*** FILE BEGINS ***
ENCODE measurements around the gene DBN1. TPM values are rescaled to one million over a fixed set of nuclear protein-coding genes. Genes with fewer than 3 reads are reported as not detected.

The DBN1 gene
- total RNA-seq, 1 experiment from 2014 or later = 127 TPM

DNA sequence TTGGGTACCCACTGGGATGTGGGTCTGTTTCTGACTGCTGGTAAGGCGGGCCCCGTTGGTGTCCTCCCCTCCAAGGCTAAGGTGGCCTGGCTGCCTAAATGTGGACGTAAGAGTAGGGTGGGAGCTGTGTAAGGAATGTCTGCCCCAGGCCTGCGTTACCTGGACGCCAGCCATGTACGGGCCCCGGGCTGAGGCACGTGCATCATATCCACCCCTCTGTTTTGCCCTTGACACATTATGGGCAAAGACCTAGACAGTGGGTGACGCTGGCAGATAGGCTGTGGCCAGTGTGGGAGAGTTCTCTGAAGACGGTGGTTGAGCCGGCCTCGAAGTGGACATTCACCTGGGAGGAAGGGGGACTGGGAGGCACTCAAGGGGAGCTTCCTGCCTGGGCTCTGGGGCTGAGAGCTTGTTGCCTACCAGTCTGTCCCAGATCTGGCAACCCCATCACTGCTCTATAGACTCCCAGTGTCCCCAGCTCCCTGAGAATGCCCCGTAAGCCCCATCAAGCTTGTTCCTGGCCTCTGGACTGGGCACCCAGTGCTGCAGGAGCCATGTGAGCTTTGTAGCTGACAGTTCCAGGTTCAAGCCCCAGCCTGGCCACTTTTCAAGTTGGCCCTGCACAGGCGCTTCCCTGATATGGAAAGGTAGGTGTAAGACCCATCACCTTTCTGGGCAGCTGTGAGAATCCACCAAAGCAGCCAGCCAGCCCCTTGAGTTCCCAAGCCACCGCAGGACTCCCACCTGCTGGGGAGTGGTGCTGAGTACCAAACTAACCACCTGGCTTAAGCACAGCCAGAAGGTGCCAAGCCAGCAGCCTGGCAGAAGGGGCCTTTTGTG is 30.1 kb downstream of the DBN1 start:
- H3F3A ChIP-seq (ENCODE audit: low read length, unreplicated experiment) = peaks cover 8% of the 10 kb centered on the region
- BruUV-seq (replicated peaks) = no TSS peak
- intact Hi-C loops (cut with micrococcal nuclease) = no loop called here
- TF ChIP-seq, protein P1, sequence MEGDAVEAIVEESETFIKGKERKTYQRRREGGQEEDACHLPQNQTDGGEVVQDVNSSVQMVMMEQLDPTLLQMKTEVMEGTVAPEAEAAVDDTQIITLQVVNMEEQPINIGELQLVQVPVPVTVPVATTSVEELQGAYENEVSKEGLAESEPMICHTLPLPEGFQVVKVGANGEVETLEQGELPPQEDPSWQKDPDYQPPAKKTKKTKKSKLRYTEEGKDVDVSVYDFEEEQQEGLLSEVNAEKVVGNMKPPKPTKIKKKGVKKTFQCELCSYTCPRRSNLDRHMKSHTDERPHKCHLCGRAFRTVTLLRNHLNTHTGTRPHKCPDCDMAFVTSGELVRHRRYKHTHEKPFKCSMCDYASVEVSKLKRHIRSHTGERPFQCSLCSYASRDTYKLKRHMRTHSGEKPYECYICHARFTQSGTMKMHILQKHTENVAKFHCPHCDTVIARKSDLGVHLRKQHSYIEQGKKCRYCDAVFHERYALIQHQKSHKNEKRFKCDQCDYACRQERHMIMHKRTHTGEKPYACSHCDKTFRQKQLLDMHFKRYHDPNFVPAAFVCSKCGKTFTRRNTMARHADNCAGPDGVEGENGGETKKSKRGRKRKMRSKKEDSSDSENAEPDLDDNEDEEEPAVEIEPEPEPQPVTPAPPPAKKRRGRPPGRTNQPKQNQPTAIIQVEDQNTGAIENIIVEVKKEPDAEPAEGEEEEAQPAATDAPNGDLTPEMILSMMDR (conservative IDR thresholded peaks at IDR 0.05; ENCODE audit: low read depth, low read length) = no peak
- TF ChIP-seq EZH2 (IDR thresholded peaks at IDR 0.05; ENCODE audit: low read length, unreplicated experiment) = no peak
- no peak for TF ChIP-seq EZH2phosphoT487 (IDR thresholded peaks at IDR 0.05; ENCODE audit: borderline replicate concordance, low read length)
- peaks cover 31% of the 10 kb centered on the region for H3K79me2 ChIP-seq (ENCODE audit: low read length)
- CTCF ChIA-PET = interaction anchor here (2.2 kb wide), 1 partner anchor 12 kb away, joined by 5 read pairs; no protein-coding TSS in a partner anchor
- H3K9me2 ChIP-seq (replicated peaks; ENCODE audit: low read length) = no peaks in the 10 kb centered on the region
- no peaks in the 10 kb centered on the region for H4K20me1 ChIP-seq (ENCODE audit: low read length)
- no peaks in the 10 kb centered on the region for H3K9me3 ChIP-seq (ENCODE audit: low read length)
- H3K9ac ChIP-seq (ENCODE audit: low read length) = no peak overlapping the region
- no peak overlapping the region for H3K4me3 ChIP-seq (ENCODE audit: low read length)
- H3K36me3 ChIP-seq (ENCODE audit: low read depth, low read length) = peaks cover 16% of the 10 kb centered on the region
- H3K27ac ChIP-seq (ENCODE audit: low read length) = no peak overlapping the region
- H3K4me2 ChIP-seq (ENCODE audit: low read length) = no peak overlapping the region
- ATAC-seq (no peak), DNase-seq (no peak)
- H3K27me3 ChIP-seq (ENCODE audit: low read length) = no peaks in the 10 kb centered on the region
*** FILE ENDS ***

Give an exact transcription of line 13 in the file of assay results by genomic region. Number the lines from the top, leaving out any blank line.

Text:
- H3K9me2 ChIP-seq (replicated peaks; ENCODE audit: low read length) = no peaks in the 10 kb centered on the region